My problem is that I stood out as a Chinese student among my classmates because I got the opportunity to show my second-year collection at VFiles during New York Fashion Week. I had to make around 15 to 20 looks for that show and I didn’t rest for a day throughout the entire summer break. I remember very clearly the show was on the 6th and 7th of September, but school started on September 2nd. After I was done with the show, I had to stay in New York a bit longer to settle things down and when I was back on campus I was already a week late. I didn’t do my summer assignments either. The first thing my instructor said to me when I was back on campus was “You’re still coming back for school?!”
They think that if you’ve had some achievements outside of the school, that’s because you’ve got [financial] support. In fact, I’ve never received support. I repeated freshmen year because they didn’t let me pass. I remember one of the instructors showed my textile sample to a classmate next to me and said you should work on your sample like he does in a final session. But I failed the class and that classmate passed. When I was repeating the year, I wasn’t late for one class and gave my best on everything. That year was very stressful because I wouldn’t be able to graduate had I failed it again. At the end of the year, I was ranked no.1 in the class.
Now you’re on the right track. Your success is your response to them: I’m going to show you what I can do. Actions speak louder than words.
Yes. In the last month of my junior year, I had to take the exams right after the show. I am a fairly hardy and resilient person and I don’t usually find myself getting involved in any conflicts. But that time after the show, I grabbed my bag and took off right away. I didn’t take my final exams because I couldn’t take it anymore. It just so happened around that time Sammi Cheng asked me to do her styling and costumes for her tour. I took the job and went off to Hong Kong right away.
I have to admit that school motivated me in another way. But the time I spent working at GROUND ZERO before going to school helped me grow the most. It made me realize what I wanted to do in the future and what my goals were studying abroad. It’s not about getting a diploma because a diploma doesn’t mean anything to me. Of course, everyone sees their lives differently. But when it comes to design, the branding philosophy, and the message I want to deliver, I think I’ve always had a clear mind in that regard.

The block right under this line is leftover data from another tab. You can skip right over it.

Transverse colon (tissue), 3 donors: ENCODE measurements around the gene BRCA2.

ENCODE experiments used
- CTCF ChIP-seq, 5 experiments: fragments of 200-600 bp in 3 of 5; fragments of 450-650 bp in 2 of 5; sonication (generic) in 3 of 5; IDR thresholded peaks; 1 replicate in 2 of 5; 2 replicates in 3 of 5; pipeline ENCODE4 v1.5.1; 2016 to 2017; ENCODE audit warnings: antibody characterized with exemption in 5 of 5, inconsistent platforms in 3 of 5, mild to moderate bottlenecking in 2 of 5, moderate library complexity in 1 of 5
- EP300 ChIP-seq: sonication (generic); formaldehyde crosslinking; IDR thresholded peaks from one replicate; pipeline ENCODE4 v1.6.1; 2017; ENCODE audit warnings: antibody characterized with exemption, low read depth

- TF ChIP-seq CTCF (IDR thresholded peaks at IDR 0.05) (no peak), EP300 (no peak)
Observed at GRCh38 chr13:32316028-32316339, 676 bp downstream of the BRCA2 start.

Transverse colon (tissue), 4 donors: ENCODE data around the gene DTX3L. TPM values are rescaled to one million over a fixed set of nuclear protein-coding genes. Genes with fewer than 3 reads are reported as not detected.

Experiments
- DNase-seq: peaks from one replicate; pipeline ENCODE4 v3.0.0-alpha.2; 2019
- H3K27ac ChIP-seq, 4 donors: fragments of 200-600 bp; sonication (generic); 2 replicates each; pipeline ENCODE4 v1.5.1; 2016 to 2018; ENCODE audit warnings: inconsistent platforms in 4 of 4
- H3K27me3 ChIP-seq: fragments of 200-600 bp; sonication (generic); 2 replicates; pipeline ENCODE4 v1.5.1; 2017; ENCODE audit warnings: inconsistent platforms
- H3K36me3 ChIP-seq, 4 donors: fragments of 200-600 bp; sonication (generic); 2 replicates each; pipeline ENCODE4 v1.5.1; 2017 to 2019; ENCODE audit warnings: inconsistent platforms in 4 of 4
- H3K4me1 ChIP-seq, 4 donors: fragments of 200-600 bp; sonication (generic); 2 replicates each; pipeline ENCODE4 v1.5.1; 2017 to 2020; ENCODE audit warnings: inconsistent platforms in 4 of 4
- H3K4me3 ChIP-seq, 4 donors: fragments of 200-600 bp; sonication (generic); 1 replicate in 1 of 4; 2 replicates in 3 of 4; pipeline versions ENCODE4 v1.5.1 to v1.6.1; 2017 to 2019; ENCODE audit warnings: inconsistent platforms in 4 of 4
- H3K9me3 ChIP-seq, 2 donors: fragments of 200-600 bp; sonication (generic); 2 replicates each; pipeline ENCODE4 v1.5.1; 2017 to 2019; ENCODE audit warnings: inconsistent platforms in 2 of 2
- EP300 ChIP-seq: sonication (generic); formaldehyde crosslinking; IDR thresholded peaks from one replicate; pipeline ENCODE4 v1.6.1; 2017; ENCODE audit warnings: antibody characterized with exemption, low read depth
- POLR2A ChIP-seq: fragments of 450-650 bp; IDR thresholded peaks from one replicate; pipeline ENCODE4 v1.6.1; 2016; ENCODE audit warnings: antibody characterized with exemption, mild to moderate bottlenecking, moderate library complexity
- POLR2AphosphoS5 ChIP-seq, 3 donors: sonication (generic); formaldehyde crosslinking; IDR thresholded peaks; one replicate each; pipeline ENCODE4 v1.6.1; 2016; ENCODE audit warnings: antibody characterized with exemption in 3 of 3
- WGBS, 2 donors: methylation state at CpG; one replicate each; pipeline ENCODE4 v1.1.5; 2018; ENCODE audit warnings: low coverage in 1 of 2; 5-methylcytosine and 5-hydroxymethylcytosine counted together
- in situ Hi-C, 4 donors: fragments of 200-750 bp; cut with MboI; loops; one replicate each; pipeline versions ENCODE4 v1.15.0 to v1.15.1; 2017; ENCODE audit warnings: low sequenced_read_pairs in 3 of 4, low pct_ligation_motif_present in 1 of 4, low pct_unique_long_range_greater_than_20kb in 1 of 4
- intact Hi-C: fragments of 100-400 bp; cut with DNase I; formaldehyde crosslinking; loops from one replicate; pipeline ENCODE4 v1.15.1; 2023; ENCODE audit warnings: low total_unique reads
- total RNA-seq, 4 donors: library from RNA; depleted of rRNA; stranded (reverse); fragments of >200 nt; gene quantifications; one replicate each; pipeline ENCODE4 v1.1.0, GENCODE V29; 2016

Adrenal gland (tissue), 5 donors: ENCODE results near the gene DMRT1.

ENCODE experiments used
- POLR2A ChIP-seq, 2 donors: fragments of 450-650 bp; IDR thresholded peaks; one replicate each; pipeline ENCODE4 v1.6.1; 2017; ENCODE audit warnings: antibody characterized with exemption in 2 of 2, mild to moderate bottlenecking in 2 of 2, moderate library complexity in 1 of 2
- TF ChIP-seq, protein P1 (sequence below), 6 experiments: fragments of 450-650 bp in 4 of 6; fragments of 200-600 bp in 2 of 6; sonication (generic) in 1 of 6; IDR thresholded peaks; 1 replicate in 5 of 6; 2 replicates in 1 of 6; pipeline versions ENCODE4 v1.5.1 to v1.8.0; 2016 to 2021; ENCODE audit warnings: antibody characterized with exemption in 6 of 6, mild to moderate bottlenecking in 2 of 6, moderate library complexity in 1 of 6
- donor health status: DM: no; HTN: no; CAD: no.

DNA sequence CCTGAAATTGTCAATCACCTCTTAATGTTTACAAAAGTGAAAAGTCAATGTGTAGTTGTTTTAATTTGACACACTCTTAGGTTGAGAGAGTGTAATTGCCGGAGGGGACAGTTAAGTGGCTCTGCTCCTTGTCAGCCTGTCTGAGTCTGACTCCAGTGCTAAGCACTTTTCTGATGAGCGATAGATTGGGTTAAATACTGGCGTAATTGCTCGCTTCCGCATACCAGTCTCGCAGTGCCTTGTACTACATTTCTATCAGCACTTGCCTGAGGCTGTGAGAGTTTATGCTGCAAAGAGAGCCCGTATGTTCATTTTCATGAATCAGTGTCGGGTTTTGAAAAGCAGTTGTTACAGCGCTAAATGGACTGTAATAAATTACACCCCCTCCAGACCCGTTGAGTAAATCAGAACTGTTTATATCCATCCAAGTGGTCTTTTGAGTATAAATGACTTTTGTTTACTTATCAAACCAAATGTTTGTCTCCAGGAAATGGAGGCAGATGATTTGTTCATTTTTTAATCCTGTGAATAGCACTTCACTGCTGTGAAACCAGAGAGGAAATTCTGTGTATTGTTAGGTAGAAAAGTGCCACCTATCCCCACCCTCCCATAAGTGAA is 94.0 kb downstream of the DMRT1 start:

As a designer who is constantly trying to push boundaries, do you feel the struggle on creating something new?
Every day is a challenge, especially for designers like me. You want to create different things and carve out new categories, so the design and production processes are really quite challenging. I do not have anything as a reference. I need to constantly experiment with my work and try to make myself understood. I treat every season of my work as my last.
I have many ideas I want to bring into reality. For example, I hope every year I get to shoot a video that has a narrative, in which I will get to connect all of them together at the end of my career, just like what happened in Black Mirror, where it becomes something like a series. I don’t worry about when my career will end or to what extent, I just try my best at my work. My pieces are just a vessel laced with my aesthetics, but what I really want each collection to showcase is something new and interesting, a deeper message.
My pressure does not come from making new pieces, but from finding out what I want to do and consistently doing it. The level of dedication I put into my work and the satisfaction I get out of it as I look back at the end of my career is unparalleled. Just like any artist, nothing in the world quite compares with their own work when it comes to the ecstasy and excitement it brings. I come back crestfallen every time a shoot or a show is finished.
What are some of the things or lessons you know now but wish you knew sooner?
I don’t think you need to know everything. My parents used to say to me when I was younger how to avoid detours in life. But these things really didn’t help me much. Personally, I find people’s experiences and trajectories vary. It’s just like a romantic relationship. Some people close themselves up after getting hurt from a bad breakup, while others stay intact. I am the type who stays intact and opens up my heart completely.
I really don’t want to know too much. This is why I like to work in a closed space. I can select and filter what I take in. But as soon as I walk out that door, things get out of hand really quickly with all the influx of information. Everything becomes uncontrollable.
Photography by Li Sihao